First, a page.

Toby is very excited about the resurgence of one of his favourite, and one of gaming's least explored, genres.
By Toby McCasker on January 23, 2013 at 3:42 pm
Alright. Who called it? Yes. It was me, thankyou for asking.I’ve written extensively about my jacked-in love for ‘80s sci-fi baby cyberpunk in the past, both for games.on.net and elsewhere. Naturally and because every game dev hungrily devours just about everything I write ever*, the resurgence I picketed for in an annoying way has not stopped at Deus Ex: Human Revolution and Syndicate and even Gemini Rue.
In fact, it looks like it’s becoming a thing all over again in 2013. This year alone we’re gonna hear from Watch Dogs, Remember Me, maybe Prey 2 (I’m an optimist), and most blinding and recently of them all, Cyberpunk 2077. Okay, that last one’s slated for “when it’s ready”, but it’s definitely got your attention. Kick. Ass.
You know, I just finished reading William Gibson’s Neuromancer for the first time. I was pretty late to that party, but I seriously still wasn’t ready for that book. It may not have coined the term “cyberpunk,” but it made it what it is. It’s futurist and quaint in the same way that makes the genre so sort of beguiling on an almost cute level; a crystal ball and a relic in one. It invented and visualised the concept of “the matrix” way before the Wachowski kids ever put keyboard stroke to screen, but yet it somehow failed to anticipate the mobile phone. It’s just so ‘80s that way.
Cyberpunk is full of turns still unrealised and contradictions only made known to it decades later. There is nothing else like it, and it’s such a perfect antithesis to brown military shooters I can totally envision the day when everything is instead a grey cyberpunk shooter instead (please don’t, big three).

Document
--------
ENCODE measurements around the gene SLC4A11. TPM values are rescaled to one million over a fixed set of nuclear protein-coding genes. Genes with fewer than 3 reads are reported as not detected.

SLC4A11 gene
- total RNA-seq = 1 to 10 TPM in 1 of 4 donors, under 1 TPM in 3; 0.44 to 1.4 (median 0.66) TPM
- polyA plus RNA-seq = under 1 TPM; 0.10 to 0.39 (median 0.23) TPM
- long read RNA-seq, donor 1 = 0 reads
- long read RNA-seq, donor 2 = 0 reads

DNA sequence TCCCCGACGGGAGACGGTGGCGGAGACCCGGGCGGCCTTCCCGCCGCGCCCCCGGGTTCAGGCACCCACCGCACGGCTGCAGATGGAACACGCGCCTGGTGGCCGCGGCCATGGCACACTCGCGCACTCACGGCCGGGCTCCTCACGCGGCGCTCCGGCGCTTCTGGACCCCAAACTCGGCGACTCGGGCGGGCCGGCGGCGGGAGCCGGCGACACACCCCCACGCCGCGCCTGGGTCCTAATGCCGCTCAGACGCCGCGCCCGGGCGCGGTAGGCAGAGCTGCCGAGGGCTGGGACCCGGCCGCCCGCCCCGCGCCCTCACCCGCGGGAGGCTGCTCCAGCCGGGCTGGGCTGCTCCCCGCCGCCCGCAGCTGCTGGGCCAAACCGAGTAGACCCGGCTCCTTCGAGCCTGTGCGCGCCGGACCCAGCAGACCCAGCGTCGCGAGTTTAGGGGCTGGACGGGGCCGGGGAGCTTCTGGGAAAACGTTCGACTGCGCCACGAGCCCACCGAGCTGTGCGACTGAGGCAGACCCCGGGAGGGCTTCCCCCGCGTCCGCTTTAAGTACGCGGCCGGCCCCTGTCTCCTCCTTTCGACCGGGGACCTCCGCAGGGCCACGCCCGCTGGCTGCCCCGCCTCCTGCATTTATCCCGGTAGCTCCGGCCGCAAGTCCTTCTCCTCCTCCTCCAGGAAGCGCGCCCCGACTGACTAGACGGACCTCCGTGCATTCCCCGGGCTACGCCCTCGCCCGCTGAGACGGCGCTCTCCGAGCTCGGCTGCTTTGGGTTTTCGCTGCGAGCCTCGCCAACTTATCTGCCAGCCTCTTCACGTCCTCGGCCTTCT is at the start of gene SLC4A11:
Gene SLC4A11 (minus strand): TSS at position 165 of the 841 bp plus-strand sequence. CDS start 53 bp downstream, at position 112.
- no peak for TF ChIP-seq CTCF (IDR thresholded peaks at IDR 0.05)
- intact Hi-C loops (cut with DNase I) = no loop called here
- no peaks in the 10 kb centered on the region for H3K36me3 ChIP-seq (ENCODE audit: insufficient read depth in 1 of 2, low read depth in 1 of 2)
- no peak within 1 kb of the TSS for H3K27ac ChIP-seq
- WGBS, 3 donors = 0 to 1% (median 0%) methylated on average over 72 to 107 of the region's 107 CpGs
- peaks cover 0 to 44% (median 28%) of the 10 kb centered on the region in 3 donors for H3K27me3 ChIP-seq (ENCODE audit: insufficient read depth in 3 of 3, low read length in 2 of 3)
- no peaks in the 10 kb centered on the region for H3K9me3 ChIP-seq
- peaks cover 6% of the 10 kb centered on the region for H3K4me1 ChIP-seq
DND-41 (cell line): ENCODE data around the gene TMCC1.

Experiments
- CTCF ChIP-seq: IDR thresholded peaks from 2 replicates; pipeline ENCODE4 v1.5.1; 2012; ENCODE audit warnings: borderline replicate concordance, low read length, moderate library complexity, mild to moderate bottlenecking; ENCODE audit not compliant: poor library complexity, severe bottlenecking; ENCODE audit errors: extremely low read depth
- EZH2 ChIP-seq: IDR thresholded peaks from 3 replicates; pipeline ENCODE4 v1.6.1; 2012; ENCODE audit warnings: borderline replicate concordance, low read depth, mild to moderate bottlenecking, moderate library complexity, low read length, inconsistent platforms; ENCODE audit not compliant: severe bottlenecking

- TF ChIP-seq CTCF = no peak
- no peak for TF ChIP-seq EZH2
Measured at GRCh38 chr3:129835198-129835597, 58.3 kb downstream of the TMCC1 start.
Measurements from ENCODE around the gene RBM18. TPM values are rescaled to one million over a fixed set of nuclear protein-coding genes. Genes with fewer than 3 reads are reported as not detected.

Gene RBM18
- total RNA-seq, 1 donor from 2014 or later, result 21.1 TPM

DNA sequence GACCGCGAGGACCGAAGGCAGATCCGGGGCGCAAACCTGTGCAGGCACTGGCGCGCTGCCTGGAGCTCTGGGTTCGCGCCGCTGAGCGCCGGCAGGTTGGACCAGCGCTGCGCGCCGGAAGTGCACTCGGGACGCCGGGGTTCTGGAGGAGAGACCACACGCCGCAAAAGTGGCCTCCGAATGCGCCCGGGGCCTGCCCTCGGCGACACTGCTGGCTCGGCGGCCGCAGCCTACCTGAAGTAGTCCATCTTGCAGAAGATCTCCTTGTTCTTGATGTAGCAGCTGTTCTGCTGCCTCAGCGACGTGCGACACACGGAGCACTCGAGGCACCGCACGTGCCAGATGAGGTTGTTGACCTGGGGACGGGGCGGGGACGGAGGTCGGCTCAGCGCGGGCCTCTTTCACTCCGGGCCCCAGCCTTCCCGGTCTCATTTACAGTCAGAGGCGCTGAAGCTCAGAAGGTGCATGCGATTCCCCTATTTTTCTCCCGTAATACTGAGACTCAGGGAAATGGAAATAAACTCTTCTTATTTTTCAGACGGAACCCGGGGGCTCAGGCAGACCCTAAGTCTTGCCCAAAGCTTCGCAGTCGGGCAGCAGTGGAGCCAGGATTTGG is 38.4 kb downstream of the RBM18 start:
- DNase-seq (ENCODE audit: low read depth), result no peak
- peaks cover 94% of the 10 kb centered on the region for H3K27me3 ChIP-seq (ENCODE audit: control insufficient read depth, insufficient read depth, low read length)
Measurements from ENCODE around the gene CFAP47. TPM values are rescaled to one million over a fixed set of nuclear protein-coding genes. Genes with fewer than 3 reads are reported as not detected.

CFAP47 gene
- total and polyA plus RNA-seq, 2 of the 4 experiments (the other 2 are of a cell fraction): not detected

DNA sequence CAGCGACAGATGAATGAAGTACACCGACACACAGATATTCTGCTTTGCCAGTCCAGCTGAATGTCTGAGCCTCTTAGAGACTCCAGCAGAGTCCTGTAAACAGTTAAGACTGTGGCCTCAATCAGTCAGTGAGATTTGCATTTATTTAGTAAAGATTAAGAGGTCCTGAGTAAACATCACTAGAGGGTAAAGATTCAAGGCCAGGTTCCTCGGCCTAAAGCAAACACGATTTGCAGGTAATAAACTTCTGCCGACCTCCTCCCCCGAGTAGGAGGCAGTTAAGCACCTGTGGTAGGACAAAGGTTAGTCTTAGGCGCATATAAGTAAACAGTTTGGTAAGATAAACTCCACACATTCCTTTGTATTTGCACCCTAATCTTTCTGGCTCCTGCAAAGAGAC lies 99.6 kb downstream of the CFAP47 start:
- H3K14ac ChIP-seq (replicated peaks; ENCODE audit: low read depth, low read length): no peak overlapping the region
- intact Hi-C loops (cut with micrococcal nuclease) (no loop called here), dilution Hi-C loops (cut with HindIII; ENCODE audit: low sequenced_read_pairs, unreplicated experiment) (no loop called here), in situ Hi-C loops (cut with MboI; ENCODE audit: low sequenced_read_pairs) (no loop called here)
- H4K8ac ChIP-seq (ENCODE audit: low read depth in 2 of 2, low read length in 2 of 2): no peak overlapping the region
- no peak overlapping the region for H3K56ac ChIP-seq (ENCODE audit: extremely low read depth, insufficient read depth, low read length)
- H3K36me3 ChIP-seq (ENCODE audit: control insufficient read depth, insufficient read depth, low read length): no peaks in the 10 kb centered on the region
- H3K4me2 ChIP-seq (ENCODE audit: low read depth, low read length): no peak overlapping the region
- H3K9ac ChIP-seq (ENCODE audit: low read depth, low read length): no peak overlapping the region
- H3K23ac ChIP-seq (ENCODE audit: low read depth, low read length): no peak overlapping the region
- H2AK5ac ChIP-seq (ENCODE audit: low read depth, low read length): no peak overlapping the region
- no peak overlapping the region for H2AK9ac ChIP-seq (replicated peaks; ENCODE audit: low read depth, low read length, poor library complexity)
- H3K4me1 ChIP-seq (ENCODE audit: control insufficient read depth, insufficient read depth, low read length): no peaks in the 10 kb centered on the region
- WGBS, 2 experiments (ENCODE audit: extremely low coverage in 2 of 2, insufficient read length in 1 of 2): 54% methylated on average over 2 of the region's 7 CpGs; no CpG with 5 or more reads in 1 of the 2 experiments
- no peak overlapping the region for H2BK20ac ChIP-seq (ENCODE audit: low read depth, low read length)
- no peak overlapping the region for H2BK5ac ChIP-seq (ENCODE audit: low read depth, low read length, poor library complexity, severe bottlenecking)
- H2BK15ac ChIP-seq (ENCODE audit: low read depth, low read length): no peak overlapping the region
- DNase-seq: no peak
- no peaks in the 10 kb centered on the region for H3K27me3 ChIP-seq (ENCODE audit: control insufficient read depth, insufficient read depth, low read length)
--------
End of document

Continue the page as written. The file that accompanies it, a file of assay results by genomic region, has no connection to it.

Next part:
It’s also turned out that it’s a cyclical kind of thing, and the ideas explored in it – the dystopian paranoia, the technological mores and the sinister enablement contained within – are now more relevant than they were 30 years ago. There are mechanised killing machines in the air above Syria, just watching (waiting). Your personal identity becomes more and more a part of the internet with each passing year. All those numbers that are so important to you – your credit card, your mobile – are in there in vast quantities, held by corporations mostly. The corporation rules; the world’s richest could have ended poverty four times over. The great irony is that gaming demands the most dedicated connectivity of all. We’re all cowboys; some of us are even artistes, as Ratz calls Case in Neuromancer, “of the slightly funny deal.”
And when I saw Cyberpunk 2077, I thought not of sexism and the patriarchy or whatever else gamingdom at large is hating on right now, but of Neuromancer’s Molly, the book’s real main character. Molly the razorgirl – Steppin’ Razor, to the Zionites – a street samurai augmented beyond belief by the black market surgeons of Chiba City. Ten 4cm double-edged blades, one in each finger. Mirrored lenses and she has cat’s eyes now. Reflexes to match, too. Hot-rodded nervous system. None of this stuff is cheap, she tell us later. She had to do some things to get the money. Work as a meat puppet, she says. Renting her body out for the night and turning off her consciousness. One night her employers switched her back on in the middle of things and her John was acting sick. Something had to be done. You were definitely watching cyberpunk that rainy trailer day.
*live in the golden clouds, it’s fantastic